|Urhobo Historical Society|
BRITISH IMPERIALISM IN URHOBOLAND
Colonial “Treaties of Protection”
With Urhobo Communities In “Warri District”
The two decades of the 1880s and 1890s were horrific ones for Africa. Unbeknownst to most of its countries and communities — with the exception of Ethiopia — important decisions on the fate of its peoples were being made in European national politics and international rivalries. The English annexation of Egypt in 1882 triggered a contest for African countries that compelled the negotiations that were carried out in the Berlin Conference of 1884-1885 whose main purpose was to avoid warfare over the imperial acquisition of African territories among Western European nations.
The rules of engagement that were formulated at the Berlin Conference resulted in the Scramble for Africa. That struggle for African territories among the so-called Western European Great Powers of Great Britain, France, and Germany as well as the Minor Powers of Italy, Portugal, and Spain, was by no means random. Its first installment was in the basins of Africa’s three great rivers of Nile, Niger, and Congo. The Niger Delta became an early theatre in the struggle among Western European powers to colonize Africa. Urhobo lands and communities in the western Niger Delta were thus among the first victims of Great Britain’s coerced so-called “treaties of protection.” Many of these treaties were signed as a consequence of Great Britain’s infamous gun-boat diplomacy. The treaties reproduced in these pages involved communities situated on the tributaries of River Niger, with British gun-boats parked at a menacing short distance away from the Urhobo communities.
At the turn of the twentieth century, Urhobos recognized that they were now living in a new era. Olden times (Akpo ra aware in Urhobo) were separated from the European times, designated in Urhobo as Akpo ro oyibo. These treaties ended Urhobo’s Olden Times (Akpo ra aware) and ushered in Akpo ro oyibo. From the point of view of Urhobo history, their significance was thus epochal in nature.
These standard treaties were printed in Great Britain and carried to Urhobo lands by imperial agents. It is doubtful that those Urhobo chiefs who signed these treaties, willingly or otherwise coerced, ever knew that they were signing away their sovereignty. The first article is thoroughly provocative. It claims that the agreement was being made at “the request of the Chiefs and People” of these Urhobo communities. In any case, they were the treaties that introduced British power into Urhoboland from 1891 onwards. The Urhobo side of the treaties were clearly enforced.
What about the British commitments to protect the Urhobo? Here the failures of these treaties become manifest. This is because British imperial agents were cleverly scheming to escape the burden of these treaties whenever their interests were threatened. The treaties clearly recognized that the lands of the Urhobo signatories belonged to the Chiefs and People of the communities that entered into agreements with the British. Yet, a few short years later, the British appointed their own Political Agent, Chief Dore Numa, who surreptitiously leased Urhobo lands to the British in the absence of those with whom they entered into agreements in the 1890s. Numa was an Itsekiri chieftain who had helped the British to defeat his fellow Itsekiri strongman Nana Olomu. He also aided the British to humiliate Binis and their King in the war of 1897. The British rewarded Dore Numa handsomely, disregarding earlier treaties with Urhobos. This breach of the spirit of the British treaties is the source of the inter-ethnic conflicts that have ruined Warri City, even in our times.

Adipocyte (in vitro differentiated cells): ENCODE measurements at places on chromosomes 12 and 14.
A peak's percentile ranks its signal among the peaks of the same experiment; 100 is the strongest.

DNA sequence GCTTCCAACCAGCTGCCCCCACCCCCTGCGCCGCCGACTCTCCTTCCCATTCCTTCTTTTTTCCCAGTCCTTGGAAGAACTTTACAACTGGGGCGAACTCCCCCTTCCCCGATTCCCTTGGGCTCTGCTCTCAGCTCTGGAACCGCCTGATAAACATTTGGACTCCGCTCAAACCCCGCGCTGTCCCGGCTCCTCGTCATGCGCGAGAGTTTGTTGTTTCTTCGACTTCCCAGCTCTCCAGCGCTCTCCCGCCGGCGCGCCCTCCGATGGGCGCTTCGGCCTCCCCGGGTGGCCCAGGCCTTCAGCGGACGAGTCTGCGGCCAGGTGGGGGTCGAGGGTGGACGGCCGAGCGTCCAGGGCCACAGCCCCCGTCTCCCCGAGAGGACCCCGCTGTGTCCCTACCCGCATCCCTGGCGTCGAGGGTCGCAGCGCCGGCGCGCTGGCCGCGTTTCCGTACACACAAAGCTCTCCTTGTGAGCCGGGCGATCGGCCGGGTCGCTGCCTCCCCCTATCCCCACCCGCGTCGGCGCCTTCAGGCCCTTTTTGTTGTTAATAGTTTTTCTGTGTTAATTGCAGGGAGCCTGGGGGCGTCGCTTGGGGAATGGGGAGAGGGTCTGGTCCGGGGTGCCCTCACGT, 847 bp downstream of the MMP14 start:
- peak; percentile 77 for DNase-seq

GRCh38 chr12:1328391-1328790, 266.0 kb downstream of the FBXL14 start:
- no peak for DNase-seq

Who Owns Warri?
One of the most vexed questions besieging the western Niger Delta concerns the rival claims over ownership of the tri-ethnic City of Warri. One value of these treaties is that they establish, beyond any shadow of doubt, that in the 1890s the British regarded Warri as Urhobo country. The batch of treaties reproduced in these pages were uniformly branded by the British as treaties with “Sobo” communities in the “District of Warri.” By contrast, the early imperial treaties between the British and the Itsekiri recognized the lands of the Itsekiri as lying in Benin River.
The subsequent Itsekiri attempt to wrestle Warri from the ownership of Urhobos, with whose ancestors British imperial agents signed treaties in the early 1890s, has arisen from the duplicity of British colonial policies. The Itsekiri have sought to reap benefits from the largesse and corruption that the British bestowed on the Itsekiri Chieftain, Dore Numa, by ignoring these treaties and by resting on subsequent corrupt court judgements in favor of Dore Numa, British colonialism’s prime Political Agent in the western Niger Delta.
April 27, 2000
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